Asymptotic Giant Branch stars viewed up-close and far-off :The physics, chemistry, and evolution of their circumstellar envelopes
The asymptotic giant branch (AGB) is the last stage of stellar evolution for stars with masses between 0.8-8 M(sun). This phase is characterised by an intense mass loss, which builds up a circumstellar envelope of dust and gas(CSE). It is through this process that the AGB stars contribute to the chemical evolution of galaxies. In addition, a rich and varied chemistry is active within the CSEs.Observations of circumstellar H2O are of particular interest, as it is expected to be one of the most abundant molecules in the inner envelopes of M-type AGB stars (with C/O<1). The first part of this thesis concerns the modelling of water vapour emission lines from CSEs around M-type AGB stars. Using satellite observations and detailed radiative transfer models, H2O abundances in these stars are determined and compared with theoretical chemical models. The importance of resolved H2O line profiles and excitation through different vibrationally excited states are also demonstrated.The second part of the thesis has its focus on the detached shells of dust and gas observed around a handful of carbon AGB stars (with C/O>1), believed to be an effect of highly time-variable mass loss during a thermal pulse. The detached shells around three sources were observed in stellar light scattered by dust and gas in the shells using ground-based and space telescopes. The observations allow a separation of the scattering agents, and reveal information on the detached shells in unprecedented detail.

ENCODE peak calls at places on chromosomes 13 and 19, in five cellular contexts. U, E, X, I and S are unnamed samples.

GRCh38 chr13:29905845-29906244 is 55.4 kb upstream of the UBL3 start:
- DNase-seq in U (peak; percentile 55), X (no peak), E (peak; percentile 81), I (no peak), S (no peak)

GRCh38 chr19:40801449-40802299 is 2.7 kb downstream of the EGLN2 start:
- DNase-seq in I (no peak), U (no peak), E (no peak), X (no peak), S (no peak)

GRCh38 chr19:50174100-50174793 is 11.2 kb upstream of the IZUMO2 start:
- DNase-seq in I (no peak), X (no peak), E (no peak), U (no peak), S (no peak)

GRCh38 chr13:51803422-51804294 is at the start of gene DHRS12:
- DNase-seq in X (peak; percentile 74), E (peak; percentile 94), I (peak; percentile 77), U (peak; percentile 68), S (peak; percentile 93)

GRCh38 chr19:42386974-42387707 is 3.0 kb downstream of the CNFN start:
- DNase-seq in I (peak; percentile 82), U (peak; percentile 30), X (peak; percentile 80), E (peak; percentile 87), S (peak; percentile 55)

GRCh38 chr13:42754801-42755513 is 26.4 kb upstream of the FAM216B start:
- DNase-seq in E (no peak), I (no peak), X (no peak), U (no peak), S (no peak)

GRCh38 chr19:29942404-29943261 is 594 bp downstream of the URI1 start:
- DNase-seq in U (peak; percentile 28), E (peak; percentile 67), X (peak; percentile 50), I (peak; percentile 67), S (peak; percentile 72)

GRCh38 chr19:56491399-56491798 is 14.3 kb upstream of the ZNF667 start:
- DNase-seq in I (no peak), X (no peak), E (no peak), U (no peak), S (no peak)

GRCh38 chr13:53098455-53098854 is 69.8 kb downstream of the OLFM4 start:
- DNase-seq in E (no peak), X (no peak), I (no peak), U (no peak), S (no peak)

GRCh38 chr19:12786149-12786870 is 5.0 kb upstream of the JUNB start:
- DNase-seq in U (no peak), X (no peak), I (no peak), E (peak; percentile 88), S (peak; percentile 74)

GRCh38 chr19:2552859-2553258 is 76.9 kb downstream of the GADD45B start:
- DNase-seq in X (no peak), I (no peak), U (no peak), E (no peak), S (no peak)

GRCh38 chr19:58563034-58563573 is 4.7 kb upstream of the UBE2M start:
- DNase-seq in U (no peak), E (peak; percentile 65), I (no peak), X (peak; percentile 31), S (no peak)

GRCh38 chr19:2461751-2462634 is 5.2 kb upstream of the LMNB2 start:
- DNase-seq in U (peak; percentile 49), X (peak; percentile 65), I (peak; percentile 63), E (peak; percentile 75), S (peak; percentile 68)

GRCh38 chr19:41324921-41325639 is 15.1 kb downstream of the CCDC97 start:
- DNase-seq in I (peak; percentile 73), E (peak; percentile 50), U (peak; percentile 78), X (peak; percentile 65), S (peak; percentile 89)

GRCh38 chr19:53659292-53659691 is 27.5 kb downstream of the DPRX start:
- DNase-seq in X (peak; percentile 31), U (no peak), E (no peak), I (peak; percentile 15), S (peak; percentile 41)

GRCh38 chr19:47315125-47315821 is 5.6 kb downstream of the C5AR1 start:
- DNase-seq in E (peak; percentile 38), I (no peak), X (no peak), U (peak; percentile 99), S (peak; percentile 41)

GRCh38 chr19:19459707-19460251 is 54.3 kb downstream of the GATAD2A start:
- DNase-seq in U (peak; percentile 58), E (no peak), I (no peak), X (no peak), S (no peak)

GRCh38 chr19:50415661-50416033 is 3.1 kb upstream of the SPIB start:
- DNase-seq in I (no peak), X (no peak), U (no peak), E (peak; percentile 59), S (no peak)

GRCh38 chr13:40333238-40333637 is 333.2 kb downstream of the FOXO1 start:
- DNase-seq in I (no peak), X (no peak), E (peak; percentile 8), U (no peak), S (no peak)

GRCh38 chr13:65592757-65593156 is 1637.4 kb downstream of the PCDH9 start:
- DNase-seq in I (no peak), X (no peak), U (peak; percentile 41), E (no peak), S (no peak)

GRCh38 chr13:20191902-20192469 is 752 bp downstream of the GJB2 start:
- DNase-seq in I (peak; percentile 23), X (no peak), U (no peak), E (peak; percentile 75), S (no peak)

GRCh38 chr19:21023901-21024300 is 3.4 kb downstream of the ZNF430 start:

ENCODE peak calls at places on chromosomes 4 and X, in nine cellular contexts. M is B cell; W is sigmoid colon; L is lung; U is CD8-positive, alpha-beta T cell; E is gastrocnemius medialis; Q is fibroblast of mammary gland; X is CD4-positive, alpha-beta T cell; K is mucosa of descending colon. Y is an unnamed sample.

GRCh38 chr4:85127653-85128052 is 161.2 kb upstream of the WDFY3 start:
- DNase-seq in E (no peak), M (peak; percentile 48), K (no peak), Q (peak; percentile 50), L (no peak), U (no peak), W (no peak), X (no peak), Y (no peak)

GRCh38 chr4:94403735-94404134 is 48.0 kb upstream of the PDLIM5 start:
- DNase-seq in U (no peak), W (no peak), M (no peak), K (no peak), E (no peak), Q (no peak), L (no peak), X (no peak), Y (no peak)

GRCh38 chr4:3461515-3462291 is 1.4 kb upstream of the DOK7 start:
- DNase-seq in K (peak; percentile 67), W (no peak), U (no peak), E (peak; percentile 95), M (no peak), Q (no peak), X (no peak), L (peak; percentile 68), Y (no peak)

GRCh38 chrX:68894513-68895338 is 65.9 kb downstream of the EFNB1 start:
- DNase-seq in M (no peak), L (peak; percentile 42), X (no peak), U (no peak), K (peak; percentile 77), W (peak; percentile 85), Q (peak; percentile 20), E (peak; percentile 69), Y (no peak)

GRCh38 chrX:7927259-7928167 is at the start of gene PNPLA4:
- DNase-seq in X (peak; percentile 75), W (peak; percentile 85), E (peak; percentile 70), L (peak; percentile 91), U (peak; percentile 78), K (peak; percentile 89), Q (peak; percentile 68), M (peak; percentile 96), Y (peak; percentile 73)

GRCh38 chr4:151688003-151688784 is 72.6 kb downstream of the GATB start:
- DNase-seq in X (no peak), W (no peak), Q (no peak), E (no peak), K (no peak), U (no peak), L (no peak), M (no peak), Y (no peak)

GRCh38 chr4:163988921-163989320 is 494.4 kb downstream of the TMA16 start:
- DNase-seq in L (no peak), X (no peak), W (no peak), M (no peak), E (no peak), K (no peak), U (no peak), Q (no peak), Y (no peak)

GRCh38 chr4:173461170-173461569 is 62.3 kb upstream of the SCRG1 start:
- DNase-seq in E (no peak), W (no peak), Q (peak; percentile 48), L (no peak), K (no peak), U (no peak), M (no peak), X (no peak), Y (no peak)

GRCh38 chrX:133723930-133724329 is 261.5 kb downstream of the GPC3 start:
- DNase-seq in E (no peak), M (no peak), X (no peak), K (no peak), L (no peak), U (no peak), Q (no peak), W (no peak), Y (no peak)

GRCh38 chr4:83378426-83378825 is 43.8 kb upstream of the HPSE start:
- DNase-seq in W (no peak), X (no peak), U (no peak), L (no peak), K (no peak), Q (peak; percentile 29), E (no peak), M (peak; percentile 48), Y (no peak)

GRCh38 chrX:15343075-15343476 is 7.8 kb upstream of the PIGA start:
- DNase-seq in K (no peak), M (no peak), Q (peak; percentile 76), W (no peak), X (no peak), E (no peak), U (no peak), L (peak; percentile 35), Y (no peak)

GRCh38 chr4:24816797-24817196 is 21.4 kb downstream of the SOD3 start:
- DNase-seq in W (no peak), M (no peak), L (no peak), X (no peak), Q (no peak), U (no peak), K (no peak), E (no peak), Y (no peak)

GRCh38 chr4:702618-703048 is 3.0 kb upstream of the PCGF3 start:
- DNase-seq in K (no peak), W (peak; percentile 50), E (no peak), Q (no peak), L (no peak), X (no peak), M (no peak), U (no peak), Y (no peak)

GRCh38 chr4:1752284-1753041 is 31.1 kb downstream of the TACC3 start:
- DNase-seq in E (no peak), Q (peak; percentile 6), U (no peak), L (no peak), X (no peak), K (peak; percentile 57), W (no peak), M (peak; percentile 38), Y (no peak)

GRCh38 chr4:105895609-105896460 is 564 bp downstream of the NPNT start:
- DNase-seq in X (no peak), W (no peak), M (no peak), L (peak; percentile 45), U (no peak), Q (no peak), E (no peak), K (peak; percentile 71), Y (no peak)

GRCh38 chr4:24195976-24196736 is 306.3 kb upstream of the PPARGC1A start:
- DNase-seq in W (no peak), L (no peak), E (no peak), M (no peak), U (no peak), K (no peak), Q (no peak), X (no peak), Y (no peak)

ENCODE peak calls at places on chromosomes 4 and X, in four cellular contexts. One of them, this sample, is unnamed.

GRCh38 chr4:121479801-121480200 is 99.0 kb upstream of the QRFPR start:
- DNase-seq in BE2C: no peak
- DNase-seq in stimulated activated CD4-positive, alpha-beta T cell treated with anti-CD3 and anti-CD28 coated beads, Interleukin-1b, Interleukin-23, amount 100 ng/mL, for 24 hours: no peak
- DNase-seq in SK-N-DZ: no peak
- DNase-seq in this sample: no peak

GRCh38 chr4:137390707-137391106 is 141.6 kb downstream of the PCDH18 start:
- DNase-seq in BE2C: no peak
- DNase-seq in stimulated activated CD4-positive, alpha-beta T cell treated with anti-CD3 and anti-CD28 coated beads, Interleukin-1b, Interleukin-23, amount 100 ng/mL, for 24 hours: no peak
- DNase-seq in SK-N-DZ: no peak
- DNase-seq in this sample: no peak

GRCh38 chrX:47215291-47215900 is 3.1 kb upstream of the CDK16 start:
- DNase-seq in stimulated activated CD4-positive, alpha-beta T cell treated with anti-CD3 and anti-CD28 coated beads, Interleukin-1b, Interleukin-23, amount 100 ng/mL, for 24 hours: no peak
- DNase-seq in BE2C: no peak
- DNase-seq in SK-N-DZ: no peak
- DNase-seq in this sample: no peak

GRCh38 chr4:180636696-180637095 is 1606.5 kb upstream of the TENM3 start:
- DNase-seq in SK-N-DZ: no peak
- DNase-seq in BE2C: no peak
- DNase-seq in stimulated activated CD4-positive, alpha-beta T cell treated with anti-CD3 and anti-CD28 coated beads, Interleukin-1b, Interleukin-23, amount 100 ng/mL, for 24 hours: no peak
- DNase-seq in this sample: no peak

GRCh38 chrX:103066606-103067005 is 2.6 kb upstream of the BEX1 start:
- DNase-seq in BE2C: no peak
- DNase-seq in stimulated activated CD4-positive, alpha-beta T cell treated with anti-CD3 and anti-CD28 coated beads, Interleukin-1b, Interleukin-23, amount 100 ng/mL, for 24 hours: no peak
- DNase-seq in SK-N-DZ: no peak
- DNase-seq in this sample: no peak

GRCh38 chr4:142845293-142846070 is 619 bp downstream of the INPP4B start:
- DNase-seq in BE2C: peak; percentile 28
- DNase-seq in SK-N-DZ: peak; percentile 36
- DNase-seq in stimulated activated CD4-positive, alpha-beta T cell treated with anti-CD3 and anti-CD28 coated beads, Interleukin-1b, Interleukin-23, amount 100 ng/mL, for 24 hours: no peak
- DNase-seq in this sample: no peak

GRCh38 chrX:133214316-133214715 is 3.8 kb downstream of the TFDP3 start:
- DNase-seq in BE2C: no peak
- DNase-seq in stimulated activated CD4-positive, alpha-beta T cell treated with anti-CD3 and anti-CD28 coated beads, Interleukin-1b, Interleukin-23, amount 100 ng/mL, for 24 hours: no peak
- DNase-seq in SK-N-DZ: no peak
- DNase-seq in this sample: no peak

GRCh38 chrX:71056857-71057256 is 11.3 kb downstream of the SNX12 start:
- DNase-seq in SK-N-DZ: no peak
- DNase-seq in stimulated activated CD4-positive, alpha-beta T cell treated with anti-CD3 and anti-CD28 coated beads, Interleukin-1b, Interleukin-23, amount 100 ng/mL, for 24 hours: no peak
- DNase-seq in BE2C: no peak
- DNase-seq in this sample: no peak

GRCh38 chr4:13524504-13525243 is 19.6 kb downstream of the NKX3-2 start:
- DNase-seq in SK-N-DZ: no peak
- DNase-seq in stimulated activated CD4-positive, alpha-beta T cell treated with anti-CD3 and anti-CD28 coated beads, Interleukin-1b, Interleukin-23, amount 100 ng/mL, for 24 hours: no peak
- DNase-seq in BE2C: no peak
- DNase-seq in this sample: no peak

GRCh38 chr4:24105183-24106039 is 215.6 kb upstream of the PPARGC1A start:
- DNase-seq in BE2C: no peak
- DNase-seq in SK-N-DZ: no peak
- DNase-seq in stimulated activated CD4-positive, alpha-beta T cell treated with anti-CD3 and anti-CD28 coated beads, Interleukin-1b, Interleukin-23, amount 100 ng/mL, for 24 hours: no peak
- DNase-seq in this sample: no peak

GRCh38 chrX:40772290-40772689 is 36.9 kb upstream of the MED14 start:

Source Type:Doctoral Dissertation
Keywords:NATURAL SCIENCES; Physics; Astronomy and astrophysics; Astronomy; AGB stars; evolution; mass-loss; abundances; astronomi; Astronomy
Date of Publication:01/01/2009